As businesses shift toward working digitally in many industries, the need for robust IT security is now stronger than ever. According to a 2021 online report from AI-powered IT security firm Sophos, cyberattacks are becoming more and more sophisticated these days. Many organizations find such attacks too advanced for their IT teams to handle independently. Furthermore, Technology magazine reports there is an increased investment in cybersecurity in 2021 compared to 2020.
IT security is the bedrock for smooth, streamlined, and uninterrupted business operations. Given the importance of data for businesses, cybersecurity — or the protection of information stored on computer systems — takes center stage. With more businesses shifting to the digital landscape, businesses now need to ensure better safety for their data and that of their customers.
Cyberattacks can target business hardware and cripple operations physically. Security challenges can take different forms:
Some of the more severe cyberattacks include:
DDoS, or Distributed Denial of Service, is a cyberattack routed through the internet. A DDoS attack involves overriding certain internet protocols in a way that interrupts a business’s normal operations or functions. This function usually affects the server, overwhelming even advanced computer systems through sheer volume and carefully synchronized attack frequency. Once computer systems are infected or compromised, the attack slows down systems for the end-user. This means all businesses that utilize the internet or cloud services are at risk.
Ransomware is a security threat where businesses need to pay money to regain access to their data. Sources say the average ransom paid by organizations today is $170,404. And even after paying the ransom, only 8 percent of organizations managed to retrieve all their data, while 29 percent received around half of their data.
As the name suggests, phishing attacks involve a careful and concerted gathering of information from unsuspecting users. This includes business stakeholders, end-users, and customers. If adequate training is not provided, this can lead to severe leaks in data and information, which can jeopardize business sustainability and continuity.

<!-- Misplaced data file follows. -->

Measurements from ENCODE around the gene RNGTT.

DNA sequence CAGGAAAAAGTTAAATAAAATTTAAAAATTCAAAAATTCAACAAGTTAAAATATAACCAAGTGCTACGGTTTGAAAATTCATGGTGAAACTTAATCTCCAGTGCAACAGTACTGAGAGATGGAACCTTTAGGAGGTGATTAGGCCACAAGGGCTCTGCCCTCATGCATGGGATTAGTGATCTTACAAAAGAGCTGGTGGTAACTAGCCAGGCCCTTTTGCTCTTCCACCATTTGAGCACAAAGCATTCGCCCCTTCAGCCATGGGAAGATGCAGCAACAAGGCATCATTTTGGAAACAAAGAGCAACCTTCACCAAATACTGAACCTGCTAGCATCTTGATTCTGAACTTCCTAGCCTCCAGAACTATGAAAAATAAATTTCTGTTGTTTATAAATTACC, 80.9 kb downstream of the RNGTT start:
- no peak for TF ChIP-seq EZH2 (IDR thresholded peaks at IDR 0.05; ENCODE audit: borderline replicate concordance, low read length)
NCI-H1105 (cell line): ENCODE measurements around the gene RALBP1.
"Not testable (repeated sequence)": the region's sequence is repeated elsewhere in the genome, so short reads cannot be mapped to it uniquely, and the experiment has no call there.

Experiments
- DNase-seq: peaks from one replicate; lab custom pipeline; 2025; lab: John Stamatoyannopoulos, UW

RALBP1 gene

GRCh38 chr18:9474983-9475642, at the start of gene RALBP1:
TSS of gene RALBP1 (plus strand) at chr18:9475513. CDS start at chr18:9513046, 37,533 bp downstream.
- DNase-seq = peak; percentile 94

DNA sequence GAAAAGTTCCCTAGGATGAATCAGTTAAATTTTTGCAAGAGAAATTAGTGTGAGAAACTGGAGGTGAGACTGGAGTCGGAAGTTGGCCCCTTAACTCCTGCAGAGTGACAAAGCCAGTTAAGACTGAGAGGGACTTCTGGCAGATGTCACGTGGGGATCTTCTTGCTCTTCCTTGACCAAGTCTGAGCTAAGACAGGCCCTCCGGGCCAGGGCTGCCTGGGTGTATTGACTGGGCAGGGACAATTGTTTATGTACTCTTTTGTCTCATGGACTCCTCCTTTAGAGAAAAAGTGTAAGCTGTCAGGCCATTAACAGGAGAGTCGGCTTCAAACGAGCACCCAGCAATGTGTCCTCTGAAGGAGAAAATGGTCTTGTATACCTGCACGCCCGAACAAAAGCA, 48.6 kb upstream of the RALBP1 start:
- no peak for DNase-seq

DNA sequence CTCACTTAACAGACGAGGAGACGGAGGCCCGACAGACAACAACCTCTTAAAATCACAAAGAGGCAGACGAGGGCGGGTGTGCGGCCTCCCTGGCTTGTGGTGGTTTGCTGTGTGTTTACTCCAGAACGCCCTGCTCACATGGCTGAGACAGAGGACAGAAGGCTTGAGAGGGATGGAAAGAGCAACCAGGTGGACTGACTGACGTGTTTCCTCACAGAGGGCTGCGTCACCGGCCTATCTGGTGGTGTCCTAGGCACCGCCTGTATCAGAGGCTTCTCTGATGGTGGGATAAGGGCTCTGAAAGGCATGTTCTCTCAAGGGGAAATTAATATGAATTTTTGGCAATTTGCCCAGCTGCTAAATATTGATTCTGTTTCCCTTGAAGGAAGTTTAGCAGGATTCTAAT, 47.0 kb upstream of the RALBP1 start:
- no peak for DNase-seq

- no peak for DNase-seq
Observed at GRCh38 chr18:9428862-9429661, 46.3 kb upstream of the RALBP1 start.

Reports say that in 2021, nearly 40 percent of breaches featured phishing. Around 11 percent featured malware, and about 22 percent featured hacking. Each of these can cause both short-term and long-term damage to businesses.
A lack of a robust IT security system can negatively impact your business:
IT security breaches can prove to be devastating to a painstakingly built business. This is especially true of fast-growing organizations that may have had to start from scratch. An IT security breach is particularly damaging because it has far-reaching consequences for a client’s data. The loss of trust in such a case can be irreversible and harsh—it can also negatively impact client businesses, which can lead them to avoid your business in the future. Worse, it can influence word-of-mouth publicity because the business will be associated with poor safety parameters or seen as incompetent. Either way, this causes well-earned goodwill to be tarnished and can also impact any potential future collaborations or chance for the business to recover.
Aside from the damage to goodwill and reputation, damage to IT security can also cause a substantial financial downfall. Companies may be unable to secure loans and financial help in the future. Businesses that have worked hard at building a loyal customer base and a pipeline for the future can find themselves in danger of losing all these assets in a single IT security breach.
A data security breach can also lead to legal hassles for a business. Typically, companies may conduct an internal review immediately following a data breach to assess the damage. Next, the leadership may take active steps to block a repeat attack. The company may identify whether negligence caused it. If so, it could take steps such as replacing key resources wherever possible.
Several businesses are still fighting economic setbacks caused by COVID-19. Nevertheless, a security breach can still disturb even the most well-established businesses. It can potentially affect the morale of the business stakeholders. This includes the end-user, who may question the trustworthiness of the business. Also, employees may feel that they get blamed for consequences that are not entirely under their control.
IT security is an ongoing process. It requires regular upgrades and updates to ensure complete protection for the business and its stakeholders.